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Dear Pine Plains 8.24.21 Special Edition

8.24.2021

DEAR PINE PLAINS SPECIAL EDITION: THE MARIJUANA LAWS

Dear Pine Plains,

I am writing this Special Edition in order to make very clear what is happening around these laws for Pine Plains. I will try and make this as succinct and clear as I can as well as brief, but it is a complex issue. To whit:

  1. The State legalized marijuana this year with some important limits: licenses to open marijuana businesses would be set at an exorbitant $250,000 per license. This was very intentional to limit the number of establishments—dispensaries or lounges—in the State. In addition, only around 700 licenses will be issued, for the entire State of New York. Very key to the discussion here. There are a number of other limitations and requirements on these businesses, including ultra security measures for each.
  2. The State legislated a 13% sales tax for sales of marijuana, giving 4% to every town where it is sold. Counties receive another percentage. Sales tax collected by the Counties is distributed back to the towns which collected it. (This is different than our usual sales tax, which is distributed on a per capita basis to all towns regardless of where it is collected.) For Pine Plains, which has no real revenues, this would be a significant revenue. (How do towns make any revenue other than by taxing its citizens? Speeding tickets and grants. Stanford and Milan, for instance, make close to $1 million/year on Taconic speeding tickets. Millerton has an income from Route 22.)
  3. Marijuana would be treated like alcohol and cigarettes are—so that every law that rules alcohol/cigarette sales and use would apply to marijuana. In Pine Plains you can not openly carry liquor and drink it in public places like parks, or while walking down the street. You cannot smoke in buildings. Outside use near entrances or establishments must be regulated but heir owners.
  4. The State has mandated that a decision be made by every village, city and town as to whether they will allow a dispensary or a lounge in their jurisdiction. This decision has to be made by December 31st of this year.
  5. The decision to OPT-OUT means that a town can OPT-IN whenever it wants to. The decision to OPT-IN requires no law being passed at all. This is important to know, as it is the confusing part of all this. Pine Plains Town Board decided to present the OPT-OUT LAWS to the public in order to find out where people stand on the issue and get more feedback so that we can make an informed decision. The public hearing for that will be at the next Town Board Meeting on September 16, 2021 at 7pm. You are invited to attend. Wear a mask and socially distance.

The Town Board has done some extensive research on the issue which I have shared with you over the last few weeks in my weekly newsletter. The newsletters are stored on our website if you’d like to review a past one. At our Town Board Workshop on August 15th, we had a deep discussion with attendees about the subject. This is up on YouTube at our Town of Pine Plains site. I offered to reach out to other towns with experience with this as to the impact in their communities. I also offer some ideas around this here for contemplation. I am sure there are many more ideas out there which I welcome. But here is what I have learned so far:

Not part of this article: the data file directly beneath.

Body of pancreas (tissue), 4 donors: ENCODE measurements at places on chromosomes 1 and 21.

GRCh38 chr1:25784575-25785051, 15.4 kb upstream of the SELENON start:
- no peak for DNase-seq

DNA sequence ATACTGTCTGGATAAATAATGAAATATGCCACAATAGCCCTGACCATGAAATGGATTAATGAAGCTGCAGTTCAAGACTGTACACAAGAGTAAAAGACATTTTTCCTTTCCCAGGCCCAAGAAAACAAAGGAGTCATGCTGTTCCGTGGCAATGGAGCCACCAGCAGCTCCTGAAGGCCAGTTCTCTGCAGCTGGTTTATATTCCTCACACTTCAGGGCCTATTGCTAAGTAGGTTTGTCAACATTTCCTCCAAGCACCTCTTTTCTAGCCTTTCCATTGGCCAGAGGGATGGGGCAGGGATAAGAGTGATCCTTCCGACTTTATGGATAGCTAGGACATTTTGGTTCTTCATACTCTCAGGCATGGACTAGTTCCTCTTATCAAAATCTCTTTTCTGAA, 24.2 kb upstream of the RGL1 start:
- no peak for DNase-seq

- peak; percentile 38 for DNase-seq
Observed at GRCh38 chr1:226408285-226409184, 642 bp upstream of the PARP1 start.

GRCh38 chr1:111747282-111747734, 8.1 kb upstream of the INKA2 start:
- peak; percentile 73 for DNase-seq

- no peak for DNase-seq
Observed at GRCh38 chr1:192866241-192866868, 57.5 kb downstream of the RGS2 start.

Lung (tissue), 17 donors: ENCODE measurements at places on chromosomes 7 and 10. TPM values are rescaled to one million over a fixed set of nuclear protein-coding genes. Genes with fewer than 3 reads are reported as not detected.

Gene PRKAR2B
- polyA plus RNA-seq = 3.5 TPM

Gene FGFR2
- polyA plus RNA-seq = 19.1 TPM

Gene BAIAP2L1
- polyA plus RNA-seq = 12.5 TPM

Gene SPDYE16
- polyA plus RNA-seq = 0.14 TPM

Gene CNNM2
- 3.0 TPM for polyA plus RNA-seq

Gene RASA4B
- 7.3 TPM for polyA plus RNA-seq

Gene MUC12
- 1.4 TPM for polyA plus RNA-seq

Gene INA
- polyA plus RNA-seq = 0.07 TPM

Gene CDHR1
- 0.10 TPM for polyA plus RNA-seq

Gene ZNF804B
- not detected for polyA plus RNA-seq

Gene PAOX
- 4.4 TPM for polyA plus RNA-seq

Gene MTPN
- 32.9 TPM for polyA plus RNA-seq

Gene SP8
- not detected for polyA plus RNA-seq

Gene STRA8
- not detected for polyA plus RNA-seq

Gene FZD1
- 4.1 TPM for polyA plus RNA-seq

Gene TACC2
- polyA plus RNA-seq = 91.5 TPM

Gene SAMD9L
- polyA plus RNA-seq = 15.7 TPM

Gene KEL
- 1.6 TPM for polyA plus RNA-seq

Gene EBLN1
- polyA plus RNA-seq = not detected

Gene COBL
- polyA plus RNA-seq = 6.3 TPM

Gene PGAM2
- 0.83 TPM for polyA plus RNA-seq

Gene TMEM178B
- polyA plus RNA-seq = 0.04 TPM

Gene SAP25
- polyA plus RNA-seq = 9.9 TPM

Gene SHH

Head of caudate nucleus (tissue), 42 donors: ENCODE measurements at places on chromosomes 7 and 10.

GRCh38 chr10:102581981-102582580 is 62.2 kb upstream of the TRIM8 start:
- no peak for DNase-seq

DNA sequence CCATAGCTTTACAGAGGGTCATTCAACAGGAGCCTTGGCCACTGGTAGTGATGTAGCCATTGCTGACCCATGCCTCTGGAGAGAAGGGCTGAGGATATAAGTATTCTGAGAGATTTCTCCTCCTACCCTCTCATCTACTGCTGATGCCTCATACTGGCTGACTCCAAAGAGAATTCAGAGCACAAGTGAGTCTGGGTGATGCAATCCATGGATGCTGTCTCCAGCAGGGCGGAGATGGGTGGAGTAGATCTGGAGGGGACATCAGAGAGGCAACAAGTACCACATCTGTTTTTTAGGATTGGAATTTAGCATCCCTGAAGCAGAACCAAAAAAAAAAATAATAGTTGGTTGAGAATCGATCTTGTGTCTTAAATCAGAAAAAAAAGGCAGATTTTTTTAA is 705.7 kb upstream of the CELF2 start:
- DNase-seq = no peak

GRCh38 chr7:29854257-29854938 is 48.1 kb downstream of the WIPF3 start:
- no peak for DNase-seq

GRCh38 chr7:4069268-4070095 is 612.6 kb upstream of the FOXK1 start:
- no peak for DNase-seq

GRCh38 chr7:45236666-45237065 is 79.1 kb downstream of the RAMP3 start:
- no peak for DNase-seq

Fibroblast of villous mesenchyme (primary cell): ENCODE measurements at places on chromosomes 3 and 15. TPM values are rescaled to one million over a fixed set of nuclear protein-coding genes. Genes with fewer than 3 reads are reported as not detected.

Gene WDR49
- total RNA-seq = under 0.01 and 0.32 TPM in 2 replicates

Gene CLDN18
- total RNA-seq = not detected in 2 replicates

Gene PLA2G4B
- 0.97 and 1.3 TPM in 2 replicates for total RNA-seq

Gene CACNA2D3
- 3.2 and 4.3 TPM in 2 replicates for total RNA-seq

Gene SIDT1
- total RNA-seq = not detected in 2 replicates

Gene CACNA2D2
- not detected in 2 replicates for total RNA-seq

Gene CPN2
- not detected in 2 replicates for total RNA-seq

Gunnison, Colorado: more of a city, 6000 people spread way out; nearest mental health services are 90 minutes away. Their mayor told me that Colorado gives a license to anybody, hence they zoned an area for dispensaries where they can do business to keep them out of their downtown.

We can zone where a dispensary might be situated. We can regulate a lounge.

He told me that they use their sales tax money to create mental health services for their community, which they are in process of doing. They also tacked on an excise tax of 5 cents per sale and use that for the same thing.

We could add an excise tax here and use it for a) a ride service for impaired drivers; b) a mental health worker who might help our police with things like homeless autistic people who need help, or domestic problems or untreated drug addictions.

Jim told me also that he has learned some valuable things about the drug. That for the most part it makes people peaceful, unlike alcohol; that its demonization led to it being tried out then widely used in the first place, because the credibility of its detractors was called out; and if that led to opiate use, the gateway was false information, not marijuana itself. He said he smelled it far less on the streets and on young people than he did before it was legalized. He has no lounges. He feels that legalization helped enormously in lowering overdose rates, as illegal marijuana was often laced with other drugs. Dealers of illegal marijuana moved into the legal growing of the plant, reducing crime. Many of his observations were truly surprising to me.

There will be more information and thoughts on this as ideas come in. We have a big decision to make in the next few months. Please help us find the best one.

Stay vocal, local Pine Plains!

Darrah Cloud